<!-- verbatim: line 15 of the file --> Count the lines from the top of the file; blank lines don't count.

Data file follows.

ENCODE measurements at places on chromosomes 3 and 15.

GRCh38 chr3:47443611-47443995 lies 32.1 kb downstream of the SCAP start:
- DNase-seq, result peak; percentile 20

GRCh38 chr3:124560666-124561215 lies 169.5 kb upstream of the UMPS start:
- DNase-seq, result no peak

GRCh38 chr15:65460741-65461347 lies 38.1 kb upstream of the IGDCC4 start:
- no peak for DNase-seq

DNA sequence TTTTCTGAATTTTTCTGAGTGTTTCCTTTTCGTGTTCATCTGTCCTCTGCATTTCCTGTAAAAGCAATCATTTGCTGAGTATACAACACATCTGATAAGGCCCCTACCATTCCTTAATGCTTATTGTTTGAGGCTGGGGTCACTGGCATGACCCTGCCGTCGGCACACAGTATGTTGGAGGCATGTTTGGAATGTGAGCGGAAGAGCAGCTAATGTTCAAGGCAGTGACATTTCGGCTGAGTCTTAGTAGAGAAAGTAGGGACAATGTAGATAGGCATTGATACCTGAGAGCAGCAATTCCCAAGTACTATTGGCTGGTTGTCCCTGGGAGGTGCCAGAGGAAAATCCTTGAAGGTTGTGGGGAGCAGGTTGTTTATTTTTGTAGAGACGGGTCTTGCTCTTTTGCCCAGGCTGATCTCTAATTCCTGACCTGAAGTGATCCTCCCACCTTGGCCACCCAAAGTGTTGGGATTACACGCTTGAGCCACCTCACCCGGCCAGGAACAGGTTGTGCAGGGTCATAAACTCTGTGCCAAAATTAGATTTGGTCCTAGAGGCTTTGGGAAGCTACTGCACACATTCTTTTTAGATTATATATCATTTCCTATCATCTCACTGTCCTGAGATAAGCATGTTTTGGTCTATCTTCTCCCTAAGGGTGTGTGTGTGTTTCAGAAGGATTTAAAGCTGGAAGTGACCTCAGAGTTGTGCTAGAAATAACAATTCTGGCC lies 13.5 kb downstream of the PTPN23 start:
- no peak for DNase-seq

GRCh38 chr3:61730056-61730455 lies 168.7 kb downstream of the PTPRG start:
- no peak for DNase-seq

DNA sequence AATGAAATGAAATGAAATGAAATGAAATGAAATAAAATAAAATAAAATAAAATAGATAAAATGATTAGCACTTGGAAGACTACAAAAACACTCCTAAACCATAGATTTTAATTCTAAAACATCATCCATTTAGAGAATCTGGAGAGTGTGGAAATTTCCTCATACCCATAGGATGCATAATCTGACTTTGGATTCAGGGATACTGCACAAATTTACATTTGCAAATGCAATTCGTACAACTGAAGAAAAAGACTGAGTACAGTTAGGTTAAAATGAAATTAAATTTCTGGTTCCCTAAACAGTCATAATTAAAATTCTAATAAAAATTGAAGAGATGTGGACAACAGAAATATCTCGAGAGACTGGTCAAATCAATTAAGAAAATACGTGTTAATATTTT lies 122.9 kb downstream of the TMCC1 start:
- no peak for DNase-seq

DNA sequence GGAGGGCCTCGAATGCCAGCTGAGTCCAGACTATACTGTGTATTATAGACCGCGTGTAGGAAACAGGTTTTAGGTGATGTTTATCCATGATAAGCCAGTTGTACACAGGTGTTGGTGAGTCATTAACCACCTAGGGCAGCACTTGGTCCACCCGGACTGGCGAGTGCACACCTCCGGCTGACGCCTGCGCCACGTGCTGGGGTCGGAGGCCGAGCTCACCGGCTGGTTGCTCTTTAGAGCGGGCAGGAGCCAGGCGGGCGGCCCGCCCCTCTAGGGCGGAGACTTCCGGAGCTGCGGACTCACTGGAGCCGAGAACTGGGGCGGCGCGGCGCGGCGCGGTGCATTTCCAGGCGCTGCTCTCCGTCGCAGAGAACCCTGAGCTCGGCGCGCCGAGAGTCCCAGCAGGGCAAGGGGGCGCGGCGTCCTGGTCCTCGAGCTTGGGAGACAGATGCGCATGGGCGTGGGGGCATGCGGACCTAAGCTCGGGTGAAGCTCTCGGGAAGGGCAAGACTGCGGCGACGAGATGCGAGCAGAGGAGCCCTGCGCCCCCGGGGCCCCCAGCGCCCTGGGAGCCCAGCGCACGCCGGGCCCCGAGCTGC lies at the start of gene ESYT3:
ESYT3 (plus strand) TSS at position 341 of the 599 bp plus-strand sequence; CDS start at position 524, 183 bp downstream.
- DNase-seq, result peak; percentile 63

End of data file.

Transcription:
ESYT3 (plus strand) TSS at position 341 of the 599 bp plus-strand sequence; CDS start at position 524, 183 bp downstream.